As they seek the most cost-effective way to meet the computing needs of their students, many schools and school systems are considering Chromebooks. Our testing revealed a hidden cost to these inexpensive systems: they can create significantly more network traffic than notebooks running Windows—an average of 152.3 times more traffic across our seven scenarios and as much as 692.2 times more.
With roughly 80 percent of schools reporting that their broadband connections fell short of their current needs, few schools would be able to absorb extra network traffic from Chromebooks without expanding their network infrastructure, and continuing to pay for this cost over time. The fact that all of the students in a class tend to do the same things at the same time of day can compound the problem of network traffic bottlenecks, lowering the quality of the educational experience and frustrating students.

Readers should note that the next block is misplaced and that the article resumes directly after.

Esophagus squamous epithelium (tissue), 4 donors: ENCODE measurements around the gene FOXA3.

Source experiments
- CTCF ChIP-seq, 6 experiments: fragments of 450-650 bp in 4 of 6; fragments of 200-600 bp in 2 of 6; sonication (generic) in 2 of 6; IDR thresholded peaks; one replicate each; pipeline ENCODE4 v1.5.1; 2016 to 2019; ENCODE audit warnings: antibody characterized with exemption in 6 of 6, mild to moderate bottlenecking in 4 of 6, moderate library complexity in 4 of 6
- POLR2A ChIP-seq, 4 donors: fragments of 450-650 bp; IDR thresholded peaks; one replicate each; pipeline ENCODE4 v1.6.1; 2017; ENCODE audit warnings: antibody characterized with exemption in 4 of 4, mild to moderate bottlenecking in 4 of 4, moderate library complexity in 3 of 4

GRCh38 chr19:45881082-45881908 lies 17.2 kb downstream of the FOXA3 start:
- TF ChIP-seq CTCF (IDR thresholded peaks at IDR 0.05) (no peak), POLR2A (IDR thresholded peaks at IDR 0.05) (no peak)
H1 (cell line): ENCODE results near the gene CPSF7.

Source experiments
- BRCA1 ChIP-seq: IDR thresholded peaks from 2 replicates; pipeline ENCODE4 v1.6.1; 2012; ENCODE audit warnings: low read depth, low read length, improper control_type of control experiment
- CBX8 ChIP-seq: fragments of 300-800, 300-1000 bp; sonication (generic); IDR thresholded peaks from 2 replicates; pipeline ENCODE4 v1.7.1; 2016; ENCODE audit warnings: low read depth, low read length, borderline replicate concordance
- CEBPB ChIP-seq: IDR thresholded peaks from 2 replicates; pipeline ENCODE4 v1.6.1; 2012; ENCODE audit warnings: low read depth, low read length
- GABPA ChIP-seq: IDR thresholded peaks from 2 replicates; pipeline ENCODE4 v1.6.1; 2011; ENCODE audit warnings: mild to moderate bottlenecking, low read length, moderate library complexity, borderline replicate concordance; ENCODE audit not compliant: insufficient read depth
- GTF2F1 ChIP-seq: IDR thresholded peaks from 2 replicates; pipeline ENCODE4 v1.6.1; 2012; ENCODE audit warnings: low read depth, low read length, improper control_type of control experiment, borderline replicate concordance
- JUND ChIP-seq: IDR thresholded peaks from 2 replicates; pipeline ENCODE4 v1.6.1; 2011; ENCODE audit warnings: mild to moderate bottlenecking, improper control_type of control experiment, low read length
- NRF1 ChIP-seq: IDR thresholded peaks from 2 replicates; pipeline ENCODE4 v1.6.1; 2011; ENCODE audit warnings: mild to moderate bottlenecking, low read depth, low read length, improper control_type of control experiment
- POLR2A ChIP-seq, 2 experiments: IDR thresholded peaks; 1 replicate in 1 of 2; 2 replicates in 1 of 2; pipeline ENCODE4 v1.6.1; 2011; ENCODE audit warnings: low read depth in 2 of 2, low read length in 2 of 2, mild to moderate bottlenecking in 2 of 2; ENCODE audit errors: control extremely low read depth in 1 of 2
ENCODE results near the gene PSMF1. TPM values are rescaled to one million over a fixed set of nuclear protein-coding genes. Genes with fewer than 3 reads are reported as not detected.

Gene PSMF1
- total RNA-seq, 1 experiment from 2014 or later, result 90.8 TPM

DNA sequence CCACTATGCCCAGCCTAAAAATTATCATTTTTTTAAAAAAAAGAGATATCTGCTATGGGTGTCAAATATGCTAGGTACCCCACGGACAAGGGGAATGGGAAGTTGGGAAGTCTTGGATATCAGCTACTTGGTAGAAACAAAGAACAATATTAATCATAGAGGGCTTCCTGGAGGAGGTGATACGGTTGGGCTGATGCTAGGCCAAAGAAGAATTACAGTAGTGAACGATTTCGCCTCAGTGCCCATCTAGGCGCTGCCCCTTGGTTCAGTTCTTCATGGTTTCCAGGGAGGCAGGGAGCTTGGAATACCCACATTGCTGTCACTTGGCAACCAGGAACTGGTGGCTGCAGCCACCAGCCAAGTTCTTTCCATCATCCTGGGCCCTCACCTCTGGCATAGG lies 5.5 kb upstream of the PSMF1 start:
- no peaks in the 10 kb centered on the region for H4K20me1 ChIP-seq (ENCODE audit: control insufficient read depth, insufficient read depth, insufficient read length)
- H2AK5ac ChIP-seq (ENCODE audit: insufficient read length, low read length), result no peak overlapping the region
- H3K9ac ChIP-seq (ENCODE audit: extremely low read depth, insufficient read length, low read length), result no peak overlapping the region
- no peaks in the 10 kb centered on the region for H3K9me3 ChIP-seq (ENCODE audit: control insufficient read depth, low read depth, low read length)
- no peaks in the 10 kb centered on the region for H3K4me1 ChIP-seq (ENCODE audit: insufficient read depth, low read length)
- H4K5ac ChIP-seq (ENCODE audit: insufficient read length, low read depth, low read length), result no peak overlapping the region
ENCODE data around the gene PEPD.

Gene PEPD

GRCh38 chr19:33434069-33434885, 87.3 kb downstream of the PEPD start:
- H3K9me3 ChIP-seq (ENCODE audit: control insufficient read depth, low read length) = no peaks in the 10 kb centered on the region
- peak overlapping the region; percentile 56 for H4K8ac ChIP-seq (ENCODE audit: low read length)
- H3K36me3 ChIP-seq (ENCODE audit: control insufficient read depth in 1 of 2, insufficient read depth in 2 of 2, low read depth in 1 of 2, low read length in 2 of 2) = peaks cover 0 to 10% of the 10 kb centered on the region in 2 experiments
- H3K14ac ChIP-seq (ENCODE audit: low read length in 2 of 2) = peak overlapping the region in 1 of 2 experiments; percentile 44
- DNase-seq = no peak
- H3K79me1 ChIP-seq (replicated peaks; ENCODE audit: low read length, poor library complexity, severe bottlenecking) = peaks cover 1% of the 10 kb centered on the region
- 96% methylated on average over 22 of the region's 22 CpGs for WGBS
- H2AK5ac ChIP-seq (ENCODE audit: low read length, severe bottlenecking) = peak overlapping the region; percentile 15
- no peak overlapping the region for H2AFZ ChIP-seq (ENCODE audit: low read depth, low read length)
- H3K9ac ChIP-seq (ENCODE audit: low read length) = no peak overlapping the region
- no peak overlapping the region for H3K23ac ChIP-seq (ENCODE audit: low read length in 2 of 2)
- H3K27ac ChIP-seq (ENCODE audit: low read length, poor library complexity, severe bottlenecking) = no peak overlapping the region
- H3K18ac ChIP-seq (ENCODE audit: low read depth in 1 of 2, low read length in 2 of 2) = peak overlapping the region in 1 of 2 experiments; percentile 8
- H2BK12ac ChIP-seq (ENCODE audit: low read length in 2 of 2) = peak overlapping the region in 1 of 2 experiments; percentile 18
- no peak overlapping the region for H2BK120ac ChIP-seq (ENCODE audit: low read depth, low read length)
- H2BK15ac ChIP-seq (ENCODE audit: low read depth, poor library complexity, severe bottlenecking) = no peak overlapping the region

It is clear that any school that decides to adopt Chromebooks for student use must plan for adequate network capabilities. The cost of increasing these capabilities could easily negate the savings of purchasing Chromebooks, making Windows devices an even more attractive choice.